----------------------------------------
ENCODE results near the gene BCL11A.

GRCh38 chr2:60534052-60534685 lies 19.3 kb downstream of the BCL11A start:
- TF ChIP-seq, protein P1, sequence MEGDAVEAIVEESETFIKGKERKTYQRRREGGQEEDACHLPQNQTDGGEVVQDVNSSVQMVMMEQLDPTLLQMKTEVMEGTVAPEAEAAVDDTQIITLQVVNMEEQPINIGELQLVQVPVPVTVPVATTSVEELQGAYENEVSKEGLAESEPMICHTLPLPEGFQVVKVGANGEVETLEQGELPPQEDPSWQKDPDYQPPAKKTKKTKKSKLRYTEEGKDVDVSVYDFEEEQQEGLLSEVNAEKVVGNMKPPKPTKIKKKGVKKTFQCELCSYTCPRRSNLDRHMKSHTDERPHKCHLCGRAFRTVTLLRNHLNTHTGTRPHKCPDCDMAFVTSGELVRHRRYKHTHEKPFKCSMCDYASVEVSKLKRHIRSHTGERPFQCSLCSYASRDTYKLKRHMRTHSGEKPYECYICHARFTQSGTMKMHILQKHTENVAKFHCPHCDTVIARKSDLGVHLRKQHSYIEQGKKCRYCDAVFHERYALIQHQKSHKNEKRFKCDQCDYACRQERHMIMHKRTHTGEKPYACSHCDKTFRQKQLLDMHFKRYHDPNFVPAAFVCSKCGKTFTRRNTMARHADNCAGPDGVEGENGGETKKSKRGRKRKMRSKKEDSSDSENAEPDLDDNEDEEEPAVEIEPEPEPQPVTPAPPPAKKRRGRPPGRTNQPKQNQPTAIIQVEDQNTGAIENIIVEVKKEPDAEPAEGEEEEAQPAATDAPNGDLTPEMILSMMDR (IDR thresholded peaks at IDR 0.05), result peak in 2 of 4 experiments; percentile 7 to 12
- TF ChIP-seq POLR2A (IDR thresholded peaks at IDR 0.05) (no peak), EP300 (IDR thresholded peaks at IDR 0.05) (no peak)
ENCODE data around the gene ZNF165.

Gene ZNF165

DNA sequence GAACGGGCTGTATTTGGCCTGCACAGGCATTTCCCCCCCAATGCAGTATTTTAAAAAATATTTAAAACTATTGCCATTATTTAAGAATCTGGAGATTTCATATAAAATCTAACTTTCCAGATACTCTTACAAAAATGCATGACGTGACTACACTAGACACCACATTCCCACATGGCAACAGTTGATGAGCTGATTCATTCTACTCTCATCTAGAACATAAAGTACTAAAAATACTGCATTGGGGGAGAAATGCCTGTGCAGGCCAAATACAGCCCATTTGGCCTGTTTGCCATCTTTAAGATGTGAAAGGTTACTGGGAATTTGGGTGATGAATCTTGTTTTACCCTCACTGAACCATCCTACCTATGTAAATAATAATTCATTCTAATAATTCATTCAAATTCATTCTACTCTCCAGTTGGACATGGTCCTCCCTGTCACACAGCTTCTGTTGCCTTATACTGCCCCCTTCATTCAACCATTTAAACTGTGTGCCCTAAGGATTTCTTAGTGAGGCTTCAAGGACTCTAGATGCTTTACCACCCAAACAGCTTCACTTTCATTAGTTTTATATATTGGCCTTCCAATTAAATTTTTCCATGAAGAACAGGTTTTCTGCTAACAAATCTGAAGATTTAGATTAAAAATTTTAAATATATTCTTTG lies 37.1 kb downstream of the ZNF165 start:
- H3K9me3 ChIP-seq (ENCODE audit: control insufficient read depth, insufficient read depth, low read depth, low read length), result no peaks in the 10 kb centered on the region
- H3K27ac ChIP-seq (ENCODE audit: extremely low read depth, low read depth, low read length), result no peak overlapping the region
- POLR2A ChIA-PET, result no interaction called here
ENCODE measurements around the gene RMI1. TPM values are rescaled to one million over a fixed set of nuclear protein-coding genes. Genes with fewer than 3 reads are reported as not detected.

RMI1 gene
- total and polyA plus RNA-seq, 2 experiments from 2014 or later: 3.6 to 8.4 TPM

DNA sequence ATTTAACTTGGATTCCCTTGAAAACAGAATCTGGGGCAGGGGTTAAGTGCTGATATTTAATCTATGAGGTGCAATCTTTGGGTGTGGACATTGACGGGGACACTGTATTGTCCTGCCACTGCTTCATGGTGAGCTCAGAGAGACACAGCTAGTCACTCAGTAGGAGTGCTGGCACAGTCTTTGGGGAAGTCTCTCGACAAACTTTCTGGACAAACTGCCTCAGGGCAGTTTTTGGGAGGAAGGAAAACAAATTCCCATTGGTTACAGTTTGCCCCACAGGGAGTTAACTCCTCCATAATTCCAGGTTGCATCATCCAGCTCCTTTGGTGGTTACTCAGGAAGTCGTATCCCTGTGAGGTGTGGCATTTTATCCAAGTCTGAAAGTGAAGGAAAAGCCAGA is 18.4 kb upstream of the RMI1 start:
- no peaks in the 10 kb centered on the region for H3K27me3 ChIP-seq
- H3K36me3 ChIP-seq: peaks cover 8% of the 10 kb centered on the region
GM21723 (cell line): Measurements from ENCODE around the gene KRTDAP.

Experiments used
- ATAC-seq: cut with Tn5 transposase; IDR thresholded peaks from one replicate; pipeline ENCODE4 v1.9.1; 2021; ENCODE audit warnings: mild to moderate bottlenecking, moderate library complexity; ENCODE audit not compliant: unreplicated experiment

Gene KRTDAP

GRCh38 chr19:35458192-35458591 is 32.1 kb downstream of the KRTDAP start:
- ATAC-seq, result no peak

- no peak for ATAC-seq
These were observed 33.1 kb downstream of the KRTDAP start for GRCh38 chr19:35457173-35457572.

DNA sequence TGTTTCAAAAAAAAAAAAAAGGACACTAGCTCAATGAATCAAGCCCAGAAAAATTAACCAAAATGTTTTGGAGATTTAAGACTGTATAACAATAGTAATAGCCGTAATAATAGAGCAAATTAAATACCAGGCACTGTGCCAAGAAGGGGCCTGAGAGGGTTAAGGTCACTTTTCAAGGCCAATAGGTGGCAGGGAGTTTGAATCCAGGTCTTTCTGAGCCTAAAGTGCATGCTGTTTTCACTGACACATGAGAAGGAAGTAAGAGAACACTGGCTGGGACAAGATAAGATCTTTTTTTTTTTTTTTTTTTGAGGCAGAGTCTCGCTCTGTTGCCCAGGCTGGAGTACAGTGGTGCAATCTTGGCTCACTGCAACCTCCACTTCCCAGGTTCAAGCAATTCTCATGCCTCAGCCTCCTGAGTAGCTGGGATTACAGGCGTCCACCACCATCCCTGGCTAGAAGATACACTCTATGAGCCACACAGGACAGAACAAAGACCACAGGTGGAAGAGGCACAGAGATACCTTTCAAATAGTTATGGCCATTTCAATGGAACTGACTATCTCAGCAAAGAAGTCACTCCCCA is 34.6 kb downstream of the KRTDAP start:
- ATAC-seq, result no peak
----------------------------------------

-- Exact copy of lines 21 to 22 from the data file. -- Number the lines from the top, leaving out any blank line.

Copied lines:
GRCh38 chr19:35458192-35458591 is 32.1 kb downstream of the KRTDAP start:
- ATAC-seq, result no peak